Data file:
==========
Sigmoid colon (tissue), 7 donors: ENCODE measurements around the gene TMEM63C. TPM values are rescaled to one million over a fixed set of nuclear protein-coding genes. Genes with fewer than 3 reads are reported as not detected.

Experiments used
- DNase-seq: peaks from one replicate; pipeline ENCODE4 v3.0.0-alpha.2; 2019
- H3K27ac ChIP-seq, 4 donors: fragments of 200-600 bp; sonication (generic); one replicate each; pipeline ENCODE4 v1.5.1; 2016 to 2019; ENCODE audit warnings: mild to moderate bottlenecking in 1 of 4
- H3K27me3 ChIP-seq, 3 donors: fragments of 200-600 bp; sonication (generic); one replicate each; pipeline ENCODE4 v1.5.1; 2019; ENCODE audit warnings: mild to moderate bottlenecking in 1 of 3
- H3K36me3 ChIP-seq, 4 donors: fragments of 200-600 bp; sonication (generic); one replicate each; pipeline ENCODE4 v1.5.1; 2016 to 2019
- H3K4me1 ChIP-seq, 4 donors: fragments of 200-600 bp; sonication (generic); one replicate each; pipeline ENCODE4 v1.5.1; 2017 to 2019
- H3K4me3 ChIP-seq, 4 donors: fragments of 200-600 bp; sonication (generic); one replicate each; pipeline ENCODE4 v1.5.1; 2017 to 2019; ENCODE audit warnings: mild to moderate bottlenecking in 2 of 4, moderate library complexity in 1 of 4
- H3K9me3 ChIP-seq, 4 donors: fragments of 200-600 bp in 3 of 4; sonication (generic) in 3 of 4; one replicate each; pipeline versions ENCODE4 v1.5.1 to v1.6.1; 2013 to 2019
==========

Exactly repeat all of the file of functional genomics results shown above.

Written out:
Sigmoid colon (tissue), 7 donors: ENCODE measurements around the gene TMEM63C. TPM values are rescaled to one million over a fixed set of nuclear protein-coding genes. Genes with fewer than 3 reads are reported as not detected.

Experiments used
- DNase-seq: peaks from one replicate; pipeline ENCODE4 v3.0.0-alpha.2; 2019
- H3K27ac ChIP-seq, 4 donors: fragments of 200-600 bp; sonication (generic); one replicate each; pipeline ENCODE4 v1.5.1; 2016 to 2019; ENCODE audit warnings: mild to moderate bottlenecking in 1 of 4
- H3K27me3 ChIP-seq, 3 donors: fragments of 200-600 bp; sonication (generic); one replicate each; pipeline ENCODE4 v1.5.1; 2019; ENCODE audit warnings: mild to moderate bottlenecking in 1 of 3
- H3K36me3 ChIP-seq, 4 donors: fragments of 200-600 bp; sonication (generic); one replicate each; pipeline ENCODE4 v1.5.1; 2016 to 2019
- H3K4me1 ChIP-seq, 4 donors: fragments of 200-600 bp; sonication (generic); one replicate each; pipeline ENCODE4 v1.5.1; 2017 to 2019
- H3K4me3 ChIP-seq, 4 donors: fragments of 200-600 bp; sonication (generic); one replicate each; pipeline ENCODE4 v1.5.1; 2017 to 2019; ENCODE audit warnings: mild to moderate bottlenecking in 2 of 4, moderate library complexity in 1 of 4
- H3K9me3 ChIP-seq, 4 donors: fragments of 200-600 bp in 3 of 4; sonication (generic) in 3 of 4; one replicate each; pipeline versions ENCODE4 v1.5.1 to v1.6.1; 2013 to 2019